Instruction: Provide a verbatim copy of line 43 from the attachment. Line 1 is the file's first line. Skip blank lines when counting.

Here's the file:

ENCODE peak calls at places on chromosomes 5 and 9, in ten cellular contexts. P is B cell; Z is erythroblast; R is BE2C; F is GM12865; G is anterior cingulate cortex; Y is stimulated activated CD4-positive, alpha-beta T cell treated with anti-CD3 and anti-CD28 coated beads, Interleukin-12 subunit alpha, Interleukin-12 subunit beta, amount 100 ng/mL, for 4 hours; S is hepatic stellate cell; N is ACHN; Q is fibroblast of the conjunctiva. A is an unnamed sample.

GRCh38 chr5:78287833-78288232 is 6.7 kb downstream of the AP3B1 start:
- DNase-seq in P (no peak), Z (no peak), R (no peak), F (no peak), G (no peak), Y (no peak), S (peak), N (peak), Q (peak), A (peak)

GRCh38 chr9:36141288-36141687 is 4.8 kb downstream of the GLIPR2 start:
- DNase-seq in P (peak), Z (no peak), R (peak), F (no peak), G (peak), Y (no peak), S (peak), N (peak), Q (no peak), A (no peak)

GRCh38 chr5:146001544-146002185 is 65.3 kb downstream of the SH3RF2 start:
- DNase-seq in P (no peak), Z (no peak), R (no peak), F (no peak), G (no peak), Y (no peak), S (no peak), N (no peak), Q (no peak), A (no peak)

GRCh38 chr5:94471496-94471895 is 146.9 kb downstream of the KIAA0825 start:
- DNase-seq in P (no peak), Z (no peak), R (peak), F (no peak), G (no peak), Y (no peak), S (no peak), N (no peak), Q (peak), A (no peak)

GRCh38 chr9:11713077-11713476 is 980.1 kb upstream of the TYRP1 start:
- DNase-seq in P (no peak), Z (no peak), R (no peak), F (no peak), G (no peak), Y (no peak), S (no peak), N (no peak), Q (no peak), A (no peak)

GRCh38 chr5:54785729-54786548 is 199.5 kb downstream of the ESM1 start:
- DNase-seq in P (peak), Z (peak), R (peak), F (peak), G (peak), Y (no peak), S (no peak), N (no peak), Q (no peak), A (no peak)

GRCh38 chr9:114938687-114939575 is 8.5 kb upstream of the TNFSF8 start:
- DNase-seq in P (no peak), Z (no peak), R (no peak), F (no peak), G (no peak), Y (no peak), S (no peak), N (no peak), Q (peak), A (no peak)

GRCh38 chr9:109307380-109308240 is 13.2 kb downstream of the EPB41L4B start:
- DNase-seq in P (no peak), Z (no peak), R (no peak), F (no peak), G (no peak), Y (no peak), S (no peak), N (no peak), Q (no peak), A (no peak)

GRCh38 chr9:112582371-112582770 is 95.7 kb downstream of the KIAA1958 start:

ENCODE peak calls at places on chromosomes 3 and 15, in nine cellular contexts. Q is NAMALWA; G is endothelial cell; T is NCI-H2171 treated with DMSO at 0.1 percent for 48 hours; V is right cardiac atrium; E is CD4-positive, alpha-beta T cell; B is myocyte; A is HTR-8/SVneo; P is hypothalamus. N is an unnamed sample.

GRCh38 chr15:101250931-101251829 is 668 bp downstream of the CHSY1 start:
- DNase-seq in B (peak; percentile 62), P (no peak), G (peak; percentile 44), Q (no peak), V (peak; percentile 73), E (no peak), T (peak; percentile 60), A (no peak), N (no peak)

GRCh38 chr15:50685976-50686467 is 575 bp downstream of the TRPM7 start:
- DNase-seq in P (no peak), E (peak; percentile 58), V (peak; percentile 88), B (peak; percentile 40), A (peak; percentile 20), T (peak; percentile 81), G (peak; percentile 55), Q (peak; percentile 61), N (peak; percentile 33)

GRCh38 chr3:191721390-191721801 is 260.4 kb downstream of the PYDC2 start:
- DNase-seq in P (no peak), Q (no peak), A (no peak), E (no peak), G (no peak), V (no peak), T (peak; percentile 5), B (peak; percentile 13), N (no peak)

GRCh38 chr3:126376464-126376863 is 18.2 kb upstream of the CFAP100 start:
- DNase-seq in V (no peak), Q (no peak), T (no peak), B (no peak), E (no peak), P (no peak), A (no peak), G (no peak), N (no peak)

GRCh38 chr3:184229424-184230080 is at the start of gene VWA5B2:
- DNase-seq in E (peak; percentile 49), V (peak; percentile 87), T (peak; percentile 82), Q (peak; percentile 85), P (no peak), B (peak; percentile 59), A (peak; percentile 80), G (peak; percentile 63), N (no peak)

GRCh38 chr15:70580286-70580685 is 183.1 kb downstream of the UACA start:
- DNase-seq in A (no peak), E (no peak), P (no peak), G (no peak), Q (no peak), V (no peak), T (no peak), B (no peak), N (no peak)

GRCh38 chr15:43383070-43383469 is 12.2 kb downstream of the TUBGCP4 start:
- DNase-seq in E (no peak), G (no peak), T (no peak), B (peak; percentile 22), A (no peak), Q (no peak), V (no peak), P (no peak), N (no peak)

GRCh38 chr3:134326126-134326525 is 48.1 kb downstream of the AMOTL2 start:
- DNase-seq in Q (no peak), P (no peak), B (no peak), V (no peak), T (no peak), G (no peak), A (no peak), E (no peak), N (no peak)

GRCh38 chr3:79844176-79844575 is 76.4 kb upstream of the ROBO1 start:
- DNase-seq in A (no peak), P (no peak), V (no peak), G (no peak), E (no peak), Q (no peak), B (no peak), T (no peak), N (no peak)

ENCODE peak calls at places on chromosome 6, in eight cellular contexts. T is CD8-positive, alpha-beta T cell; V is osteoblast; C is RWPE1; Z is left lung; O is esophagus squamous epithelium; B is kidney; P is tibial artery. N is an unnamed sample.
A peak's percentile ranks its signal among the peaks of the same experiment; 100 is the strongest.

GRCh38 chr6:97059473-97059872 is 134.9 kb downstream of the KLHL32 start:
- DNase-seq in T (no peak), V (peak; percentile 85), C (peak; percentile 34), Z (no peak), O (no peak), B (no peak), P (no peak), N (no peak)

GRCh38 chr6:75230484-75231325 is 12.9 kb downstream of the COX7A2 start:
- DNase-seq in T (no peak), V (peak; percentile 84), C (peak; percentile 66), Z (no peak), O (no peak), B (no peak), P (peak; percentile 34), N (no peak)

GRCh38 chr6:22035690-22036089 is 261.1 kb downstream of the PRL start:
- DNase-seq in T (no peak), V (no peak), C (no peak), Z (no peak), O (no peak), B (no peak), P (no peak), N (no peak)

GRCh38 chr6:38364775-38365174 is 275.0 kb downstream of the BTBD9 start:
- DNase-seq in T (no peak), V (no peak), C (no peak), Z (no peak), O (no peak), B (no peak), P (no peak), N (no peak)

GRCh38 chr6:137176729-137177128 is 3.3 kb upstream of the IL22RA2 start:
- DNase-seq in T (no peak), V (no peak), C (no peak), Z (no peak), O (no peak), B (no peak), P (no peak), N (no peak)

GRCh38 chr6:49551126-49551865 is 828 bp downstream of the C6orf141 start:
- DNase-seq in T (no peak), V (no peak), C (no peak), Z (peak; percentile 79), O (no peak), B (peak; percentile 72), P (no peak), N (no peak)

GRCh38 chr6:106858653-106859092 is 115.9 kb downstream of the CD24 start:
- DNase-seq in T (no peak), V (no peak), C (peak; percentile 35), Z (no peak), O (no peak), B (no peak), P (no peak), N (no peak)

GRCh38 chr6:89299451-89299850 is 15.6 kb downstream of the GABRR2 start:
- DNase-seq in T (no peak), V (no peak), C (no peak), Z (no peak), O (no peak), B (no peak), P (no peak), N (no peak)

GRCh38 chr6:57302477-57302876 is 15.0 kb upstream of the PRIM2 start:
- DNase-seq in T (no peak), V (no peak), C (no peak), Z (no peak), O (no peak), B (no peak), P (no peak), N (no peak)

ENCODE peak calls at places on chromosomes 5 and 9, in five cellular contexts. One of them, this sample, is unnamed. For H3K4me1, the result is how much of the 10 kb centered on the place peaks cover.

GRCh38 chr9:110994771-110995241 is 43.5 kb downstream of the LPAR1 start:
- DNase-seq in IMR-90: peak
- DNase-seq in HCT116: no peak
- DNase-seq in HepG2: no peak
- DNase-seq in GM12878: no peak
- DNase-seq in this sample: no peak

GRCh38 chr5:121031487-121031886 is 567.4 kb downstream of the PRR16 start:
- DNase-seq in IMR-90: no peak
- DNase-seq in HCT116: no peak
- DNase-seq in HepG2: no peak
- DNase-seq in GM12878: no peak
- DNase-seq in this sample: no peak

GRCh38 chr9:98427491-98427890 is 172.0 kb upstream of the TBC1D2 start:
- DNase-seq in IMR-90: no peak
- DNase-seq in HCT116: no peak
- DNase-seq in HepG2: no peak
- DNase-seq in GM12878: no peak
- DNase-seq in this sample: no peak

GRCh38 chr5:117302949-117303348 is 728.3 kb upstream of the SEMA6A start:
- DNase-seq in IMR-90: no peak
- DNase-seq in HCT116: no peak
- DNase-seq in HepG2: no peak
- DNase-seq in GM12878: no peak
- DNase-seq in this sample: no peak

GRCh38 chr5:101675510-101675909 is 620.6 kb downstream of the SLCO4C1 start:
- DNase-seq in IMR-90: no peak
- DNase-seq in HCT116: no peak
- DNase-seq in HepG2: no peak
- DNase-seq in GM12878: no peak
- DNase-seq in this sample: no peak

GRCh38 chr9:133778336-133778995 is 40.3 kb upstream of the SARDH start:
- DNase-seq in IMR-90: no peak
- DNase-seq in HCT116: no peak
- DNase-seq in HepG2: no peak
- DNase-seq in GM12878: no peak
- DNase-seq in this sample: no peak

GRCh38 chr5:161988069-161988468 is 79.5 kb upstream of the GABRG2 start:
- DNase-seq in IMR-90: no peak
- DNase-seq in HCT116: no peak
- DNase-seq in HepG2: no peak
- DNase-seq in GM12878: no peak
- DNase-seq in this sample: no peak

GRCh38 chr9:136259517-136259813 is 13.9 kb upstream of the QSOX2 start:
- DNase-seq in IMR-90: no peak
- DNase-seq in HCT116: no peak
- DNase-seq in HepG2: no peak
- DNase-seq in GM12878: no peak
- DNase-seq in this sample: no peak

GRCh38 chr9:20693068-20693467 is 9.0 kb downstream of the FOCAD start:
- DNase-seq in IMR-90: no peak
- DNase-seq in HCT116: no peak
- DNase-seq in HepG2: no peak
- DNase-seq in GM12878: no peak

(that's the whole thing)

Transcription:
- DNase-seq in T (no peak), V (peak; percentile 84), C (peak; percentile 66), Z (no peak), O (no peak), B (no peak), P (peak; percentile 34), N (no peak)